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Indonesia Makes Waves: A New Maritime Policy Heralds a More Assertive Foreign Policy
By Brad Nelson, Yohanes Sulaiman

INDONESIAN President Joko Widodo has promised to double, if not triple, the country’s defense spending by 2019. A large part of this boost is aimed at making Indonesia a regional, and perhaps an international, leader in maritime affairs. During his campaign for the presidency, he christened the doctrine Global Maritime Axis (GMA), and now as president, Joko is looking to implement GMA by earmarking funds, creating a new maritime co-ordinating ministry, improving naval assets and fostering better collaboration between military branches, among other things.


The standard narrative both inside and outside Indonesia had been that Joko is uninterested in, and unknowledgeable about, foreign policy. Clearly, that’s not the case. The new president is quickly putting his stamp on Indonesian foreign policy, with GMA signaling a significant policy shift. The new foreign policy moves Indonesia from a relatively passive approach to regional and international affairs to a more assertive, even at times confrontational, one, a sharp contrast from the 10-year era of former President Susilo Bambang Yudhoyono.


Friends and enemies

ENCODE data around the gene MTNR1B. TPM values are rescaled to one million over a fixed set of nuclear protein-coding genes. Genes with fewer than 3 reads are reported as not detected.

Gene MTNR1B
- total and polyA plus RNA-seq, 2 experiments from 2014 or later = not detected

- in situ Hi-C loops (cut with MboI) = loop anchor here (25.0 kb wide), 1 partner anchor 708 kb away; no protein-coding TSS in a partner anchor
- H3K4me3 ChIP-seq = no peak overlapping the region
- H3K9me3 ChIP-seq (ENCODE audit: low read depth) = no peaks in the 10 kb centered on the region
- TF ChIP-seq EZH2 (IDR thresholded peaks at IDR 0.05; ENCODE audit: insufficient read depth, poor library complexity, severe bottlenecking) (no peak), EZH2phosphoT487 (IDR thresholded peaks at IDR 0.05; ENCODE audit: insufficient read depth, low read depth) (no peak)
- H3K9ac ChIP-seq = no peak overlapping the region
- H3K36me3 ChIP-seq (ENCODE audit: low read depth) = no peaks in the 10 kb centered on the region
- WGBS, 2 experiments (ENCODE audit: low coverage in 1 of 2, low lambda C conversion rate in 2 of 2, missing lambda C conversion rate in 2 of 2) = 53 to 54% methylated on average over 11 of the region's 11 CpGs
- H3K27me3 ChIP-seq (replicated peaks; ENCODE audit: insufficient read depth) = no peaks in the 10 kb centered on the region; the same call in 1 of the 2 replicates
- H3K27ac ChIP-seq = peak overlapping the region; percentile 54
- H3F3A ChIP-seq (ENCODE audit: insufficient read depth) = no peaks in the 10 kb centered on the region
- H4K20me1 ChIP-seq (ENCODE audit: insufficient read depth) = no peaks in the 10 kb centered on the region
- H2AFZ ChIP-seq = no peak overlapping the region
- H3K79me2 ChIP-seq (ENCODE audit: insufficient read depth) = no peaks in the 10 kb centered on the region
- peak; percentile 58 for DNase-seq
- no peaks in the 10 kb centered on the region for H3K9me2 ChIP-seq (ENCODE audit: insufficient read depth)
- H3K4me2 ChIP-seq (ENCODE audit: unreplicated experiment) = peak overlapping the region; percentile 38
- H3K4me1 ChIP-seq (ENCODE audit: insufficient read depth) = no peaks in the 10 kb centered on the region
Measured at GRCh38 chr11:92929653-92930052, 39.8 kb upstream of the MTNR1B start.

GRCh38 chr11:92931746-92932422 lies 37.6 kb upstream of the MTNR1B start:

The Joko administration plans to use vigorous and varied means to protect and secure Indonesian maritime interests, in the process Indonesia would no longer be unwilling or tentative about stepping on the toes of other countries. It does not, according to government officials, need to be friends with everyone, though it also does not seek to create enemies. Yudhoyono’s foreign policy was notable for seeking, as the former president said, “a million friends and zero enemies.” By contrast, Joko was quoted in the news media saying, “What’s the point of having many friends, but we only get the disadvantages?”


GMA aims to unlock Indonesia’s seafaring potential, much of it having to do with trade and finance. To this end, Joko wants to enhance Indonesia’s infrastructure, particularly its ports. He has allocated billions of dollars to expand the number of ports, strengthen their operational capabilities and improve their connectivity. The result is supposed to reduce logistics costs, make it easier to transfer goods and services around Indonesia, spur tourism and encourage more trade.


But the maritime policy also has much to do with the country’s national security. After all, Indonesia is an archipelagic nation; its contact with the outside world is primarily via waterways. On one level, Indonesian elites are troubled by foreign fishing fleets from a host of Asian nations illegally plundering Indonesian waters for fish and other resources. On another level, now that Indonesia is mostly past its messy and turbulent period post-1998 period, the major, existential security threats come via the seas, from foreign countries with competent offensive maritime capabilities. This national security component is only heightened given the broader Asian neighborhood, which is filled with increasingly nationalist countries with steadily improving power projection capabilities, some of which have longstanding maritime and territorial disputes and grievances with each other.